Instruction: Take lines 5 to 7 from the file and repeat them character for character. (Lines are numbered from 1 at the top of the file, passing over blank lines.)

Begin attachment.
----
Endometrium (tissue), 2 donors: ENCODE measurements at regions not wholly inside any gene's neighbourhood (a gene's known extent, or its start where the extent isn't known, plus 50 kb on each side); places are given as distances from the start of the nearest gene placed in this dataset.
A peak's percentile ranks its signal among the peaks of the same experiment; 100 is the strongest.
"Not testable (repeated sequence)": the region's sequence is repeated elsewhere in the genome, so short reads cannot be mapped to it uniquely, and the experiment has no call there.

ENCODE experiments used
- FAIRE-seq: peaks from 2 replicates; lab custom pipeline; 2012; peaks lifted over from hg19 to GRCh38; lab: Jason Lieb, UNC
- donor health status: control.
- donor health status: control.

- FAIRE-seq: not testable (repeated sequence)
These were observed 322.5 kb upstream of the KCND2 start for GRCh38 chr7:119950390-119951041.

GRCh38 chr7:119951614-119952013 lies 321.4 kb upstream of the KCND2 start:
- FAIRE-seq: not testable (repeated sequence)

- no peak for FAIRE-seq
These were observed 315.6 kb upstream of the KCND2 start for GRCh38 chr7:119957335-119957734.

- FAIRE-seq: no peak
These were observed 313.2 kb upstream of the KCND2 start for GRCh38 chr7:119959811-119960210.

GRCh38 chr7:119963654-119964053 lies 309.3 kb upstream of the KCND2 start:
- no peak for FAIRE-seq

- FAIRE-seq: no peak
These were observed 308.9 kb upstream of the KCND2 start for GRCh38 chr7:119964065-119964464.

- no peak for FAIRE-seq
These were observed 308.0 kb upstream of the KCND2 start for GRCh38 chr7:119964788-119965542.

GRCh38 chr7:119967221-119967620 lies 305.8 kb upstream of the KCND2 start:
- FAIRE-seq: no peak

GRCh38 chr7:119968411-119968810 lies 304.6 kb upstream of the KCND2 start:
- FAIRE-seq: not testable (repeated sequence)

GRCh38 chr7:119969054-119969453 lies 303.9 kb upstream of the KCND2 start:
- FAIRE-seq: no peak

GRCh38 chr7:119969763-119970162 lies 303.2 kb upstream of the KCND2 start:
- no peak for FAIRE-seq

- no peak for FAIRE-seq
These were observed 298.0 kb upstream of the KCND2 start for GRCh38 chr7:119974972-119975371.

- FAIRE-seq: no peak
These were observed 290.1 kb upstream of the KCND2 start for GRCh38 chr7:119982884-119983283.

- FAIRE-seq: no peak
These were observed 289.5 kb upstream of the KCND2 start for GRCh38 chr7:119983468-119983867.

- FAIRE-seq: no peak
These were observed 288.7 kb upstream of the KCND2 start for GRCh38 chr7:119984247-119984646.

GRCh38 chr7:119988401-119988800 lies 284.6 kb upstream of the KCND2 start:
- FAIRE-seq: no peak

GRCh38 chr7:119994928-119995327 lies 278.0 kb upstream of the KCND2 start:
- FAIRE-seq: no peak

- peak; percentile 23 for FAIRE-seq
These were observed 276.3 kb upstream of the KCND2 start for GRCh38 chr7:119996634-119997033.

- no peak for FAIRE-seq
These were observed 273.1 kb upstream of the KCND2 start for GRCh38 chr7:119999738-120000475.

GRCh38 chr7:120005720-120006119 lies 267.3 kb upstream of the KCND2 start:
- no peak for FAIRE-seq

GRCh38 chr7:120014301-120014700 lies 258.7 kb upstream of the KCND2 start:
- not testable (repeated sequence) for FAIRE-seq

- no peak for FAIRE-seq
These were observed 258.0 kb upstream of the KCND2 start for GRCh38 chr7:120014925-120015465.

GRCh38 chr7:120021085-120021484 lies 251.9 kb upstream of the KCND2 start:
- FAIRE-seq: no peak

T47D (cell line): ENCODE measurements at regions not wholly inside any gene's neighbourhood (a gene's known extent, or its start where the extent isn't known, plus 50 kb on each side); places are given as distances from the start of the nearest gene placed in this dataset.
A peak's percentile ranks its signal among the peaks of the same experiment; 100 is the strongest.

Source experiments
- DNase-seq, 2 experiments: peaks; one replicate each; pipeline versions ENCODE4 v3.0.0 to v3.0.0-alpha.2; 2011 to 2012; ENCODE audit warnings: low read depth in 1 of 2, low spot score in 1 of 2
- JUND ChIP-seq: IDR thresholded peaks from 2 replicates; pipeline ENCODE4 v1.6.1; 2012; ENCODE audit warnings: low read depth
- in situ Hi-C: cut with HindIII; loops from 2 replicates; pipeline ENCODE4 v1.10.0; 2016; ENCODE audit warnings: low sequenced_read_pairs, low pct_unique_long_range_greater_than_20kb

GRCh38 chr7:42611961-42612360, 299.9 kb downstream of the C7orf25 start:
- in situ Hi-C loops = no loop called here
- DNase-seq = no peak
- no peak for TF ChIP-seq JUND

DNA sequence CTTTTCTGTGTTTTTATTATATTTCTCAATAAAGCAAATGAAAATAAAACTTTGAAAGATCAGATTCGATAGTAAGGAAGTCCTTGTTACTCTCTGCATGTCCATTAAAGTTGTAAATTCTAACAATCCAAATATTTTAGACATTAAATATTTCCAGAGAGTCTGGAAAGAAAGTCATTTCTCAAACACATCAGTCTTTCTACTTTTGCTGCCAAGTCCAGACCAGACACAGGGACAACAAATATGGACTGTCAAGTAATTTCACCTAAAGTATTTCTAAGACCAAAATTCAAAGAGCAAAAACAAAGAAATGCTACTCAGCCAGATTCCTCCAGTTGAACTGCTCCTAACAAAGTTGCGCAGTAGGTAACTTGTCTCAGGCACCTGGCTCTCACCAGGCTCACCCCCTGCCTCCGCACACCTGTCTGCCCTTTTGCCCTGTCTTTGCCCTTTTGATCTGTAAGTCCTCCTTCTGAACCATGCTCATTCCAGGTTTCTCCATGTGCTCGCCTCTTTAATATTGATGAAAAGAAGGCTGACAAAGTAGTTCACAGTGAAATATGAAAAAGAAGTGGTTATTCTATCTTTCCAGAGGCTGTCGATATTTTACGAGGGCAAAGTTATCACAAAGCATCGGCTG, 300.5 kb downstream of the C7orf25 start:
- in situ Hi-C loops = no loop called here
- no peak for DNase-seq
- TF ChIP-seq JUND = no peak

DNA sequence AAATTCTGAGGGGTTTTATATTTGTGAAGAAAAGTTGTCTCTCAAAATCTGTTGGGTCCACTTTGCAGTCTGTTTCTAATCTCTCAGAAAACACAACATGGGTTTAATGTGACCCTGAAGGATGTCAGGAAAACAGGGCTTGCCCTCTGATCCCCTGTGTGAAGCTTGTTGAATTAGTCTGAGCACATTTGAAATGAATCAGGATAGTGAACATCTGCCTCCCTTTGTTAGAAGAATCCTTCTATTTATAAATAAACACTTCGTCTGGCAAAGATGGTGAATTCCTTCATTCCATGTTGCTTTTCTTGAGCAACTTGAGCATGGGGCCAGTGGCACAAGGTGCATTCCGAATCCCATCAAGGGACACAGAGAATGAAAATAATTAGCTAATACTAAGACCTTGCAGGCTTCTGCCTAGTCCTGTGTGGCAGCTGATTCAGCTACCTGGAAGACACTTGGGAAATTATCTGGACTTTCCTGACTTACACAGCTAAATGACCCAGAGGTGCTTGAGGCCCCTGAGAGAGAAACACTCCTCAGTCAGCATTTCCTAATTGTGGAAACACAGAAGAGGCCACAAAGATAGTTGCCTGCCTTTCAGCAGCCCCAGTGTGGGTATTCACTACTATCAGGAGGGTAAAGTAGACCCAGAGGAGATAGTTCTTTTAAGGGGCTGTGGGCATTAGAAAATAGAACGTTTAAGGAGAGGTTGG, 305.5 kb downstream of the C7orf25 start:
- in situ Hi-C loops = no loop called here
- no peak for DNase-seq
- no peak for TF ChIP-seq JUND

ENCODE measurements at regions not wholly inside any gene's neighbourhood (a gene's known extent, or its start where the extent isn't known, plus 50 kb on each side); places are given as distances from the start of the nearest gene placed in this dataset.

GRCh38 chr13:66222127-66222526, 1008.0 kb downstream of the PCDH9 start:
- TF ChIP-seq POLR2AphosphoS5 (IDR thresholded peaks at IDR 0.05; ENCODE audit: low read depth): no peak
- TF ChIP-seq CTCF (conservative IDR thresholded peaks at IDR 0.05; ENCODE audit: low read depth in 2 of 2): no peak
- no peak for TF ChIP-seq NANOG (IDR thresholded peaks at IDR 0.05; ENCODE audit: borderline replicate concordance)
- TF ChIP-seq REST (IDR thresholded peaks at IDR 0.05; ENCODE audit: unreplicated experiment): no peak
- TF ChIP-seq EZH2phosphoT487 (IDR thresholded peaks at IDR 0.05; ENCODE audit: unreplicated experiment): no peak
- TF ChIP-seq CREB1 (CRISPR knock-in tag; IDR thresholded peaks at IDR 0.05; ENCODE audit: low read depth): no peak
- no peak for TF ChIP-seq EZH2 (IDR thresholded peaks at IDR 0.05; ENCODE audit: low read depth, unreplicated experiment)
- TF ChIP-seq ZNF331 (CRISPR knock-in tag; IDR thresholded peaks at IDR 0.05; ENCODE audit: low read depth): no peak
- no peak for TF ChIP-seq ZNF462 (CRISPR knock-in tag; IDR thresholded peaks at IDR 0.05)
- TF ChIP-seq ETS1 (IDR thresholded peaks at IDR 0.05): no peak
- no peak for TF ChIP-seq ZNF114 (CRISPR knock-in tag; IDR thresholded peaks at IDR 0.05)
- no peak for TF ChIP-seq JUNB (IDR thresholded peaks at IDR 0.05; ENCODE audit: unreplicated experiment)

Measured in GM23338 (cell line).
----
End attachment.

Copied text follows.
- FAIRE-seq: peaks from 2 replicates; lab custom pipeline; 2012; peaks lifted over from hg19 to GRCh38; lab: Jason Lieb, UNC
- donor health status: control.
- donor health status: control.